California

After San Diego, John and I decided to tour around California – working our way back to Los Angeles. Our first stop was Temecula. A city of 100,000 in south-central California, Temecula’s main drawing point for tourist are the many wineries. There are more than 35 wineries with vineyards covering over 3500 acres. We did a lot of driving through the vineyards, unfortunately we didn’t see any grapes growing – cool weather puts the vines into dormancy. Grapes are harvested between September and November. We learned that a majority of the wineries in Temecula manually harvest the grapes rather than mechanically harvesting them. It is obviously more labour intensive, but ensures that only ripe grapes are picked, and clusters that have rot are left on the vine. Like every other crop, vineyards are at the mercy of the weather. Frost is the obvious risk, but too high of temperatures also stunts the grape development. A majority of the vineyards that we saw were irrigated.
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San Diego 142

San Diego 143

San Diego 144

The other agricultural insight we discovered was the significant number of orange groves in California. We have toured orchards in Florida, and always related that state to citrus production. Oranges rank 7th in commodities that California produces – top three are milk, grapes and almonds. Valencia and Navel oranges are the primary types grown. Growing season is November through May/June. I normally don’t like eating fresh oranges, but the ones we bought at a roadside stand were delicious.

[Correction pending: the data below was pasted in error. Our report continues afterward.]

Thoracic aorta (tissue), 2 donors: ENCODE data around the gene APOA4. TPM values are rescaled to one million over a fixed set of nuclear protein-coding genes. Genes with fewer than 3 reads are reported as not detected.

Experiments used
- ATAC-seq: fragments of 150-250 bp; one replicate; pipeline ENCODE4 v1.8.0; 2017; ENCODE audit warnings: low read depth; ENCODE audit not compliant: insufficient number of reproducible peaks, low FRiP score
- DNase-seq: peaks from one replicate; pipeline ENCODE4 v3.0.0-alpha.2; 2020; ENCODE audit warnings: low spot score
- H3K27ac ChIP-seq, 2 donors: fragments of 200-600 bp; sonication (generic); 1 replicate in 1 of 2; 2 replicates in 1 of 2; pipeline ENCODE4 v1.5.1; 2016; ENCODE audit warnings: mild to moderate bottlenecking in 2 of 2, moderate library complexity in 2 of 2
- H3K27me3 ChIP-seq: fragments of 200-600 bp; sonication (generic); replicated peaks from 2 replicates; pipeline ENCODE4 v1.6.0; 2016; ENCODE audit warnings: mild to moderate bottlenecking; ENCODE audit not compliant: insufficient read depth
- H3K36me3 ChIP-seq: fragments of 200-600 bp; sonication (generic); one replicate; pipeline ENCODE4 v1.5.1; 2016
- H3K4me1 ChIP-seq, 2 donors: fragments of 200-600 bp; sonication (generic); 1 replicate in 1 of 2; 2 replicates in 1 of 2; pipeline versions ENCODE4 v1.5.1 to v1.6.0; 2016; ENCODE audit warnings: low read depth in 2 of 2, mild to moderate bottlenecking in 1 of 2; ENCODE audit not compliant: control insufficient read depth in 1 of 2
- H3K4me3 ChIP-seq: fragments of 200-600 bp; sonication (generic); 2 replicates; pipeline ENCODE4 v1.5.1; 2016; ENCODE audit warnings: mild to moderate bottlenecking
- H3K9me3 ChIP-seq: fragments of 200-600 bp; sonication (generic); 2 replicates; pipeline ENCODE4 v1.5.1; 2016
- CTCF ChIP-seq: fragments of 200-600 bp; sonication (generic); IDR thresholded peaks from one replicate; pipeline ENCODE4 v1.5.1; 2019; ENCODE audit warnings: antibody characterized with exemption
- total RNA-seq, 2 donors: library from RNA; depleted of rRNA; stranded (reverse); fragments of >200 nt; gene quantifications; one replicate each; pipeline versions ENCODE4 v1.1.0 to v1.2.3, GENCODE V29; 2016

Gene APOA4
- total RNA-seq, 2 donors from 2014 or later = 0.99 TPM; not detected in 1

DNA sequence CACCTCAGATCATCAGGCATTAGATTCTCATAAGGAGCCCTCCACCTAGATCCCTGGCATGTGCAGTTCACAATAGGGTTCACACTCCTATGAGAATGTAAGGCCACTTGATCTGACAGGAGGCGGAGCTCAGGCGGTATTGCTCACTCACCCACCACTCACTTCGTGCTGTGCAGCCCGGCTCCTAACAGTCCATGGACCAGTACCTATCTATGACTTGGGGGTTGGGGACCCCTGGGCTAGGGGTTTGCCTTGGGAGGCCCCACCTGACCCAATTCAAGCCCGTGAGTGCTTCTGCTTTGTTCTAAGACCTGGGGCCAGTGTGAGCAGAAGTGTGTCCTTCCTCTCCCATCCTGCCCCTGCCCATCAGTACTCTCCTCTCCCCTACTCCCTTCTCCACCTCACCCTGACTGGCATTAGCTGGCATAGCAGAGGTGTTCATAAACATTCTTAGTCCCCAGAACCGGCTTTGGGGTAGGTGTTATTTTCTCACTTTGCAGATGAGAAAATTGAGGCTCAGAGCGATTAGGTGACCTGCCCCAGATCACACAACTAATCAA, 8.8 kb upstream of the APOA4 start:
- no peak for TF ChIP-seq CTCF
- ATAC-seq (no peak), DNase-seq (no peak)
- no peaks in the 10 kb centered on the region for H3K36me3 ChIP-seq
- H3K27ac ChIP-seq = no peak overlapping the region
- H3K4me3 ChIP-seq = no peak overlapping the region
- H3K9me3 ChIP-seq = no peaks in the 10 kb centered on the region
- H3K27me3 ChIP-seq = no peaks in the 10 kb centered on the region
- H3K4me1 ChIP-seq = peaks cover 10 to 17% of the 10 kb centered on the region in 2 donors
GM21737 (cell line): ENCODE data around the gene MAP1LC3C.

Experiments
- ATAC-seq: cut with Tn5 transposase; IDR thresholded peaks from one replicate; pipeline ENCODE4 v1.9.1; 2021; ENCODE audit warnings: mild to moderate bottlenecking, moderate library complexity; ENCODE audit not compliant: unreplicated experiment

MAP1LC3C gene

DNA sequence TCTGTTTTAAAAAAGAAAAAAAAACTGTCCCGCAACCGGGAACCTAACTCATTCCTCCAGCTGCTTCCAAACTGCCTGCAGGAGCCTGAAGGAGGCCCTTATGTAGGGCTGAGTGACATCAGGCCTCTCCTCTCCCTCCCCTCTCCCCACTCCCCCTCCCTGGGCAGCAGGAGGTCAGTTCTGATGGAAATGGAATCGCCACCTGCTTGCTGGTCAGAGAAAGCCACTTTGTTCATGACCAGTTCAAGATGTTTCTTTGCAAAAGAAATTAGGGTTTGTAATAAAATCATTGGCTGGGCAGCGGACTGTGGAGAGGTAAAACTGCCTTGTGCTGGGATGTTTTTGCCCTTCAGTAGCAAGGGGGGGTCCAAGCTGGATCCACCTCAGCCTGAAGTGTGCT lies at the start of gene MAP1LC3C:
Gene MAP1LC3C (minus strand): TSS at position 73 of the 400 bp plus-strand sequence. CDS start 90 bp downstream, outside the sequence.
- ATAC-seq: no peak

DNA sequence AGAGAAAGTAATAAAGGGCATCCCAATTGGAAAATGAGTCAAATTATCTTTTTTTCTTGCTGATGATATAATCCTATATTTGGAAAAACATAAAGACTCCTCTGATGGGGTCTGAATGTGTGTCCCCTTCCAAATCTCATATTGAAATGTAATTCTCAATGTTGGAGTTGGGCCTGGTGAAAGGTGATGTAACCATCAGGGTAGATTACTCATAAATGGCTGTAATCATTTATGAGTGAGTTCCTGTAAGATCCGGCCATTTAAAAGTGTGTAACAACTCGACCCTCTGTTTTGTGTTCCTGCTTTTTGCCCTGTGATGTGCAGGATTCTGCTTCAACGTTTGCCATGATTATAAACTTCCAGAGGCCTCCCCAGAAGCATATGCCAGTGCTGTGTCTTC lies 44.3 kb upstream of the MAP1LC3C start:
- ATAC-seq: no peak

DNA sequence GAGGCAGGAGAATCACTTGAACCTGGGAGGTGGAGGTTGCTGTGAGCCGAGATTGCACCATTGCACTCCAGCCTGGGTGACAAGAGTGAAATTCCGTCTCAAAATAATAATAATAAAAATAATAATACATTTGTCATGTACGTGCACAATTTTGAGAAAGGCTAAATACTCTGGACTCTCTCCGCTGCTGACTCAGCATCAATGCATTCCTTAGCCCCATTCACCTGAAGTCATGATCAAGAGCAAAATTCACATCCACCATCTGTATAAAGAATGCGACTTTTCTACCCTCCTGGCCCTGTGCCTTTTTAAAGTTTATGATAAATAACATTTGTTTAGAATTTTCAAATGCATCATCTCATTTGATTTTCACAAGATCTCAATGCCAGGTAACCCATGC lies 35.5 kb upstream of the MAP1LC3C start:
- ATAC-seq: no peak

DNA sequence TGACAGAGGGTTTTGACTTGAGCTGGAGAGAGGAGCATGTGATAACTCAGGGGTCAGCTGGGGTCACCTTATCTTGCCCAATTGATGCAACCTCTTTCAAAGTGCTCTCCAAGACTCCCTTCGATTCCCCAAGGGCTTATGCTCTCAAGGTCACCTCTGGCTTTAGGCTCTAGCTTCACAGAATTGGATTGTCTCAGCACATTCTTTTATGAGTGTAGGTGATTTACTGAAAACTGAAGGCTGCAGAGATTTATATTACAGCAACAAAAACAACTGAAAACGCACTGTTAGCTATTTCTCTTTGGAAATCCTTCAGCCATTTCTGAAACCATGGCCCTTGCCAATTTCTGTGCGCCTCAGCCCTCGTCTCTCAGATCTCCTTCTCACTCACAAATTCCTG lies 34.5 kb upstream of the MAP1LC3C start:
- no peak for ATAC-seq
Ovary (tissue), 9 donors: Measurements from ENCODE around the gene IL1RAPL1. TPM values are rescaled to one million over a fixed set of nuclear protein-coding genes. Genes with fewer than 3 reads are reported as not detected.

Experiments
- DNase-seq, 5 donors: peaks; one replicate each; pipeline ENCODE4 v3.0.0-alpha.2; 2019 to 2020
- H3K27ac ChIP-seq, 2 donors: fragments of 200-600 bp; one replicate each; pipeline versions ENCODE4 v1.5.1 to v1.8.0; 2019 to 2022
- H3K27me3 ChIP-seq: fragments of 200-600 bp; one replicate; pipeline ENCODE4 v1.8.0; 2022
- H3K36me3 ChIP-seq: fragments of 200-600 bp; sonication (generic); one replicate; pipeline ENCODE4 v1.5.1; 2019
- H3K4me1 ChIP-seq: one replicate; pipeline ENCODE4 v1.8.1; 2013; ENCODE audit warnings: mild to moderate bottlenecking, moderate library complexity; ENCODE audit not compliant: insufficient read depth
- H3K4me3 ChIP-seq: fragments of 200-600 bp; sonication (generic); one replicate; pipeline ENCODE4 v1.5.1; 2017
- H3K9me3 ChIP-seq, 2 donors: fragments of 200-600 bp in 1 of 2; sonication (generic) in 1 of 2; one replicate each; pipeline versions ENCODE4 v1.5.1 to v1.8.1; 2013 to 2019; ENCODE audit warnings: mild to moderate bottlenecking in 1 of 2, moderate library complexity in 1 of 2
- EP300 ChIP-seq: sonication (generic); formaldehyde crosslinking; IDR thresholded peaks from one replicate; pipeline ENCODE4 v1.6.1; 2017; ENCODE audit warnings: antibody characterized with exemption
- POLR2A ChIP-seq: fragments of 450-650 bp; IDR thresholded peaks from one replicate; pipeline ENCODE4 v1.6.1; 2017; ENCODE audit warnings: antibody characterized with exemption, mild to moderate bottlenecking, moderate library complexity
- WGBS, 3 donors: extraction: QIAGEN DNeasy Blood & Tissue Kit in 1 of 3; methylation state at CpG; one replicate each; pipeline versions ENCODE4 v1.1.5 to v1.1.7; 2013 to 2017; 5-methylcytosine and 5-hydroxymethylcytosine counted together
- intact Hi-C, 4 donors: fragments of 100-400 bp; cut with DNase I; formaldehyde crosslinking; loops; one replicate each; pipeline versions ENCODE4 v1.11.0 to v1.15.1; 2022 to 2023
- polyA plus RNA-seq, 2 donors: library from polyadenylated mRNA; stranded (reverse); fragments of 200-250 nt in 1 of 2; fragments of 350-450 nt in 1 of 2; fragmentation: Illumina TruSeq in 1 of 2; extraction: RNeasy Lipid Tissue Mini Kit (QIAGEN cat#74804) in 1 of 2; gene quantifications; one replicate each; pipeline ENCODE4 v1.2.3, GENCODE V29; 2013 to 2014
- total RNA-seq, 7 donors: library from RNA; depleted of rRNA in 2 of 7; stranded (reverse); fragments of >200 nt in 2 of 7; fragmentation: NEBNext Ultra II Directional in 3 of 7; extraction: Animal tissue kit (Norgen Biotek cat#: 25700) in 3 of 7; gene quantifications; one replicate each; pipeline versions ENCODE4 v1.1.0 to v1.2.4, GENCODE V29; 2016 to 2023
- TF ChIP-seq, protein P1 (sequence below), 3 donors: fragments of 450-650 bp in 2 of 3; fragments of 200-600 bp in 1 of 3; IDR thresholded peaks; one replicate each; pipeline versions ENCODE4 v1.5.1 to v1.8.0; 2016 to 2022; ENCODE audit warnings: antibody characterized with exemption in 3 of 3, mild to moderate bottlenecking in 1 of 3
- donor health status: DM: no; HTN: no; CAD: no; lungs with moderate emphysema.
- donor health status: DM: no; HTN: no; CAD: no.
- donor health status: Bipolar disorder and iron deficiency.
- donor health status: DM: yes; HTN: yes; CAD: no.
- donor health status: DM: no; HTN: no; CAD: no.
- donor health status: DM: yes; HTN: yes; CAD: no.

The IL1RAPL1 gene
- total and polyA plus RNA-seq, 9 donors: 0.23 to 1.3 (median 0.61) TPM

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San Diego 140

From Temecula, we travelled onto Palm Desert (just outside Palm Springs). We have been here before – and always enjoy the slow pace. Population is just under 50,000, but expands exponentially in the winter due to snowbirds. Palm Desert has a dry arid climate, with a mean annual temperature of 75.8 degrees – making it one of the warmest spots in the USA. One thing you notice driving into the area is the significant number of wind turbines. Wind turbine generators produce electricity by harnessing the wind. The largest of these windmills stands 150 feet high, and the compartment at the top holding only the generator, hub and gearbox weighs up to 45,000 pounds. A wind turbine costs around $300,000 but each one can produce 300 kilowatts of electricity – amount used by a typical household in a month. There are more than 4000 windmills in the area. Electric companies in California are mandated to obtain at least 33 percent of their energy from renewable sourcing – either wind or solar. Quite a sight, though in September 2012 – Donald Trump went on Twitter to say that the turbines make the desert unsightly. “Ugly wind turbines have destroyed the entrance to Palm Springs” Trump tweeted. “These monstrosities are ruining landscapes all over the globe.” Let’s be honest – I am pretty sure Donald Trump doesn’t worry too much about paying his electric bill. Wind turbines will produce stable long-term cheap energy, while conventional energy prices will increase as fossil fuels become more difficult to access.
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